It is noted in plenty of source material that data is inadequate and or studies are currently underway. As of January 2015, a quantitative ASMR survey from Richard et al. (2015) is still underway and collection of data persists through a website. Gleaning data from the questionnaire would help in the pursuit of additional quantitative studies. The survey begins with basic demographic and personality questions after asking an initial age of consent questions, supposedly to avoid institutional review board paperwork for those under 18. The following section includes questions in regard to mental disorders, cigarettes use, alcohol consumption, medication use, vitamin use and illicit substance use. The survey was created through surveymonkey.com and includes selectable choices as well as boxes to type out answers for a few questions. Due to the body of quantitative data, or lack of it, investigating the ASMR community through the Bormann’s (1982) symbolic convergence theory (SCT) may be useful and appropriate. Bormann’s (1982) definition of communication, “the human social process by which human beings create, raise, and sustain consciousness,” (p. 50) and claim that culture is developed and reified through materials and technology are useful to a quantitative study on the ASMR community.

Novella (2012) writes, using terminology common among the ASMR community, that through technology, human communication brings together a community with phenomenological experiences. The community develops patterns, “sometimes illusory or misidentified…the cultural equivalent of pareidolia” (Novella 2012). The body of video content on YouTube consists of vague terminology that sounds scientific or psychological, writes Higham (2014); it is not clear who actually coined the term and some neuroscientists like Frances McGlone remain skeptical toward such remedies. By developing a quantitative study using SCT as a framework, the patterns, use of language and cultural descriptions can be identified and analyzed.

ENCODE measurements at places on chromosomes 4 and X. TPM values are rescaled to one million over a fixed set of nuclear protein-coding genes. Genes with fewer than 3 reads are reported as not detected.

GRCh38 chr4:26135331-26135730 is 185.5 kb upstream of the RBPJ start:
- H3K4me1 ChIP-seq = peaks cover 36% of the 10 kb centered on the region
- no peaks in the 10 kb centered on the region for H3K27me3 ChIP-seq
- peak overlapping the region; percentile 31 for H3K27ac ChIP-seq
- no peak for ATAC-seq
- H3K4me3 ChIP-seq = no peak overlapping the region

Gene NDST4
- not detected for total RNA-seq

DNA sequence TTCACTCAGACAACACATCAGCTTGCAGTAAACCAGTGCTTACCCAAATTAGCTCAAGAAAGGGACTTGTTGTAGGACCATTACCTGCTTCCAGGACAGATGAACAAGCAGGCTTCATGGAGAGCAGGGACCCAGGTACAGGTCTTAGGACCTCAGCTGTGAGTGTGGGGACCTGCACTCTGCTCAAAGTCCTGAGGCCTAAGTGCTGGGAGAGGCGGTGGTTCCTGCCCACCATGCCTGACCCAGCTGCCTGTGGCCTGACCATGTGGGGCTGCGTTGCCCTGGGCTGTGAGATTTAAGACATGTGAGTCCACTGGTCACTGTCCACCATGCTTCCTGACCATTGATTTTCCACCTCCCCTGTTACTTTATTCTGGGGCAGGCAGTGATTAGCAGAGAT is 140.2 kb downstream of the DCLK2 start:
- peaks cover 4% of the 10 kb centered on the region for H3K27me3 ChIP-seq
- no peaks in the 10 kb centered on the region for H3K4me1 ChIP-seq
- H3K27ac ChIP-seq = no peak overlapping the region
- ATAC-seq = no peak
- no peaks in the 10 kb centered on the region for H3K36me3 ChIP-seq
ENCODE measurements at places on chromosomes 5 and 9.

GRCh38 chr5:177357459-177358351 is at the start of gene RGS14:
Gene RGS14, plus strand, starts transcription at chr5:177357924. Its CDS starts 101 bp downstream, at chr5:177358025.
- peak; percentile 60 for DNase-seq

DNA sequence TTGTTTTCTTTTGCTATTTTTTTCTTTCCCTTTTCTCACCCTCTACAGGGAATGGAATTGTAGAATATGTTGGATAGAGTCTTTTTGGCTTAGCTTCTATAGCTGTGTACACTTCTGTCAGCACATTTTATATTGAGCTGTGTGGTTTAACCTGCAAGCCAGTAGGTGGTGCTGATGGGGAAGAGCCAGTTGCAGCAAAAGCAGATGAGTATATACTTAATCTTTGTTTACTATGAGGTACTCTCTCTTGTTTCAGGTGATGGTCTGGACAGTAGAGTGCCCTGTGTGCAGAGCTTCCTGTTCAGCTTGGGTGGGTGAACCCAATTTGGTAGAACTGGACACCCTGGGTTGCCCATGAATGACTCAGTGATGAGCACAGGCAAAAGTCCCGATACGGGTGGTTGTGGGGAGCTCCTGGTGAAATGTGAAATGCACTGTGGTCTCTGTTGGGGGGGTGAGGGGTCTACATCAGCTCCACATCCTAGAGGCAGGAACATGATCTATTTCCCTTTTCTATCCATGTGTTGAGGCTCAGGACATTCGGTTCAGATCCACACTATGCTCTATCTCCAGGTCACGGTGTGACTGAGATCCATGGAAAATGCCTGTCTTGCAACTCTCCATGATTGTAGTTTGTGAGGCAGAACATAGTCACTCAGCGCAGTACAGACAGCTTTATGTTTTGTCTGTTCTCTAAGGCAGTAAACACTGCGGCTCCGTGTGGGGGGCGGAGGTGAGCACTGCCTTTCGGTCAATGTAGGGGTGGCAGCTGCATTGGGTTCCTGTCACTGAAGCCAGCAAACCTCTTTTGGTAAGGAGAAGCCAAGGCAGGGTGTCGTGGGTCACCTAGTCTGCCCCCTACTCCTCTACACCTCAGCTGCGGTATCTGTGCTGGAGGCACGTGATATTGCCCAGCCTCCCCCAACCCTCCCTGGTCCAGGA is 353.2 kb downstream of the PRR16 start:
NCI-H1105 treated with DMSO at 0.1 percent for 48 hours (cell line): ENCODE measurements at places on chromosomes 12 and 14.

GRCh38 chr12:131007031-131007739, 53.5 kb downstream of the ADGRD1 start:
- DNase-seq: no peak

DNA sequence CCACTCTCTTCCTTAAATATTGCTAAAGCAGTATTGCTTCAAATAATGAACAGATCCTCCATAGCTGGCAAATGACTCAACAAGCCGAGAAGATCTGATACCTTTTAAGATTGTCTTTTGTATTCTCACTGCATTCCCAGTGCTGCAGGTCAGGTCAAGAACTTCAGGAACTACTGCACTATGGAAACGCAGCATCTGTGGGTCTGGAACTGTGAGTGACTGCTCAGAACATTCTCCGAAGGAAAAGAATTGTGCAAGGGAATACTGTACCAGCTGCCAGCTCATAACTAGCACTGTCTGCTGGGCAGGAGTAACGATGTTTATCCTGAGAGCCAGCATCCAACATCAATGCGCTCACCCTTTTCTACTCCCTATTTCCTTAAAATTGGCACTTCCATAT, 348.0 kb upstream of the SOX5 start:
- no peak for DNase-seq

Symbolic convergence occurs through the sharing of fantasies, often illusive, through communication (Bormann 1982, p. 51). Reality is produces through the reification of narratives, rhetorical devices and dynamic definitions (Bormann 1982, p. 51). Fantasy themes are created through social convergence and recurring fantasy types become more apparent within the culture (Bormann 1982, p. 52). Bormann uses the terms rhetorical vision and rhetorical community to describe the scripts and terminologies used within the culture and the tendencies of the agents within the community (p. 53). Last to the framework is an overarching and cumulative narrative for the successes and events in the culture; this can be based on individual account or group accounts (Bormann 1982, p. 53). For developing a questionnaire for ASMR research, Bormann’s (1982) analysis of communication malfunction will be valuable in inquiring about the community’s want for scientific research and reification of rhetorical artifacts.

In order to quantify data, other studies have used Q methodology or a Q-sort utility for analyzing large-scale campaign studies and polls (Bormann 1982, p. 58). Q methodology may prove useful in the actual structure of a questionnaire. Stephen (1985) suggests Q-methodology could be helpful in research on cultural phenomena by “constructing objective maps of subjective experiences” (p. 193).